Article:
Today’s participant blog post comes from Emily Sherrill, a participant in the Yahel Social Change Program. This group is living, learning and volunteering in the Ramat Eliyahu neighborhood of Rishon LeZion for 9 months this year.
Having grown up in the States, I had a perception of what should be done on Yom HaShoah that was relatively limited. Spending my first Yom HaShoah in Israel broadened my scope and was incredibly moving. Having the opportunity to be in the Jewish homeland, which was filled with so much energy, on the day of the Holocaust memorial, was an opportunity that I was lucky enough to have.
We spent the day at Yad VaShem, Israel’s Holocaust memorial museum, watching a film and engaging in discussion. This was stark in comparison to what I’ve always spent this day doing in the States, which usually involved a Tekes (ceremony) that appealed to our emotions, rather than the more academic experience had during our Yahel experience this year. We began the day by watching a film, “The Matchmaker.” The film, a coming of age story about Eric, a teenager who works as a spy for a matchmaker in late 1960’s Haifa, at first seemed a strange choice for Yom HaShoah. But the world of “The Matchmaker” was a world permeated by the legacy of the Holocaust. Almost all of the film’s adults are survivors of the Shoah and Eric’s coming of age is simultaneously a reckoning with the world of his parents and their friends, during an era when Israeli attitudes towards the Holocaust were changing. The film depicts the difficult encounter between survivors and Sabras (native-born Israelis). The film’s Sabras are suspicious of and revolted by the port area of Haifa where survivors live, in order that they may be the first to board a boat if need be. This is the area in which the matchmaker plies his trade and in which 7 Romanian dwarves (based off real life people), run a movie theatre.
While the film is tragic, it is in some ways hopeful, as the matchmaker’s life mission of finding ways to put people together can be read as a metaphor for the work of putting families and lives back together after the Holocaust. As filmmaker Avi Nesher explained, the film shows how survivors, such as the character based on his mother, try to put their lives back together and depicts the everyday heroism of continuing to live after surviving the Shoah.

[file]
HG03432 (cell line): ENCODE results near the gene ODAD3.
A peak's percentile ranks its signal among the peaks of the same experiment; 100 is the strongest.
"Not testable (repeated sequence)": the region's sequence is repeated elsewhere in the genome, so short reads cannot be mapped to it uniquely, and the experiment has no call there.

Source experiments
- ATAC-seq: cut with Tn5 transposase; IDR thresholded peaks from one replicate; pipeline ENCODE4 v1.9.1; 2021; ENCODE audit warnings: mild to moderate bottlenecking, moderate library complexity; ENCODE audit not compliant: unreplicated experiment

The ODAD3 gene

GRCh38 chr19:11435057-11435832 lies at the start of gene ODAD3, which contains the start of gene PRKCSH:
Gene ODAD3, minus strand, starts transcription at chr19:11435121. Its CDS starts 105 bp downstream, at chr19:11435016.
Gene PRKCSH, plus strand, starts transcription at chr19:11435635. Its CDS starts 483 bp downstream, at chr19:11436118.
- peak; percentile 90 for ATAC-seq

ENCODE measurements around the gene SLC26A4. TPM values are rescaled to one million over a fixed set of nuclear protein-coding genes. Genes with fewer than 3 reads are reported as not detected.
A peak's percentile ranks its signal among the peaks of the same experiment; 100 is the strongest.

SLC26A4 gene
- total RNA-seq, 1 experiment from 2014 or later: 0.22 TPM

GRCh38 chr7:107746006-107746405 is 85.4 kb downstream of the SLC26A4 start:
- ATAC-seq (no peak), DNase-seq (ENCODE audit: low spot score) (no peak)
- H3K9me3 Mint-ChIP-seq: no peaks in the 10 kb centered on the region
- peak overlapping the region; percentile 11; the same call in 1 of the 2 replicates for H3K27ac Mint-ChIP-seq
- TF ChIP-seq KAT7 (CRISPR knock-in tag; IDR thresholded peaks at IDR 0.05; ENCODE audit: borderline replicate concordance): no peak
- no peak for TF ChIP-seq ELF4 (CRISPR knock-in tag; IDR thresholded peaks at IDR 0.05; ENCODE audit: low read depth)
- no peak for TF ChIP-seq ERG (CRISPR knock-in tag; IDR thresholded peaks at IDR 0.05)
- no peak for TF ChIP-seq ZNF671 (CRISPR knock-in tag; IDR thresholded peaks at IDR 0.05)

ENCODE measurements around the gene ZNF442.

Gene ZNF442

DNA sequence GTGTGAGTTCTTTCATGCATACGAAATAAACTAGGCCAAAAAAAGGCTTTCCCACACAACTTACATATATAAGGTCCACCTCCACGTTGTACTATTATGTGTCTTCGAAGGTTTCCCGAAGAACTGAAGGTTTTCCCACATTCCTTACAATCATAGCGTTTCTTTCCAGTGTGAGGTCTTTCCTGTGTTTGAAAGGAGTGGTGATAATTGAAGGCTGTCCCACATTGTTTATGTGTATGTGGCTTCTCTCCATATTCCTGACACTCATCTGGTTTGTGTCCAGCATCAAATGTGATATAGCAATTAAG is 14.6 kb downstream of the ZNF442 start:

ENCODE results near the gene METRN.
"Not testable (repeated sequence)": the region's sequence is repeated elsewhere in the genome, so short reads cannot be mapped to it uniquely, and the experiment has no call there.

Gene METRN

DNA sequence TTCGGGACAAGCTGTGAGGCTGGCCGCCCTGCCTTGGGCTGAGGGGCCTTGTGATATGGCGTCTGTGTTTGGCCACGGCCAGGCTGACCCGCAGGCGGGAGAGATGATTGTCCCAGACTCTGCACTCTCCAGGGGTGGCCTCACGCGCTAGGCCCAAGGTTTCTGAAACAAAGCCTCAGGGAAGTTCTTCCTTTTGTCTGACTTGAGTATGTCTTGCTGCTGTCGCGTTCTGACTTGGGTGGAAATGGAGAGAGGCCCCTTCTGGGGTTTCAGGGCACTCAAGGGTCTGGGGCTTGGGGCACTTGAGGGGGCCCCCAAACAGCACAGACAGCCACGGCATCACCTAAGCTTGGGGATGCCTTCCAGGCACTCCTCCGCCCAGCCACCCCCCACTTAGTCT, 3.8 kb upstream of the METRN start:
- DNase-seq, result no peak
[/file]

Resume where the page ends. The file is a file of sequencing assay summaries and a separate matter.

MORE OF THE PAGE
We continued the day with a discussion of a poster contest, entitled “Keeping the Memory Alive.” The poster contest entries and quotes about the Holocaust served as a lens into discussion of different narratives to the Holocaust. The discussion centered on questions of what would constitute a healthy societal relationship to the event. How can we remember in a way that is healthy and life giving? How can we ensure Holocaust narratives foster justice? How can we respect the memories of the victims while ensuring that our identification with past trauma is not pathological and paralysing? These questions were particularly refracted in an ambiguous poster, in which a man, whose body is made of ashes, holds a child. Did the poster intend to depict the girl about to fall because of the man’s decay, thus depicting the intergenerational effects of the Holocaust’s trauma? Or did the poster depict the girl being buoyed up by her father’s ashes, a moving and inspirational image of the younger generation rising out of the proverbial (and literal) ashes.
Likely not all Yom HaShoah experiences in Israel are as pointed as mine was on the Yahel program, but the combination of being physically in the land of the Jews and in a place that offered such engaging material (and unique experiences, such as the siren that blasts for one minute in the morning to initiate a moment of reflection), made it incredibly noticeable what a difference location can make, especially in the land of Israel.
“Some people like the Jews, and some do not. But no thoughtful man can deny the fact that they are, beyond any question, the most formidable and most remarkable race which has appeared in the world.”
— Winston S. Churchill.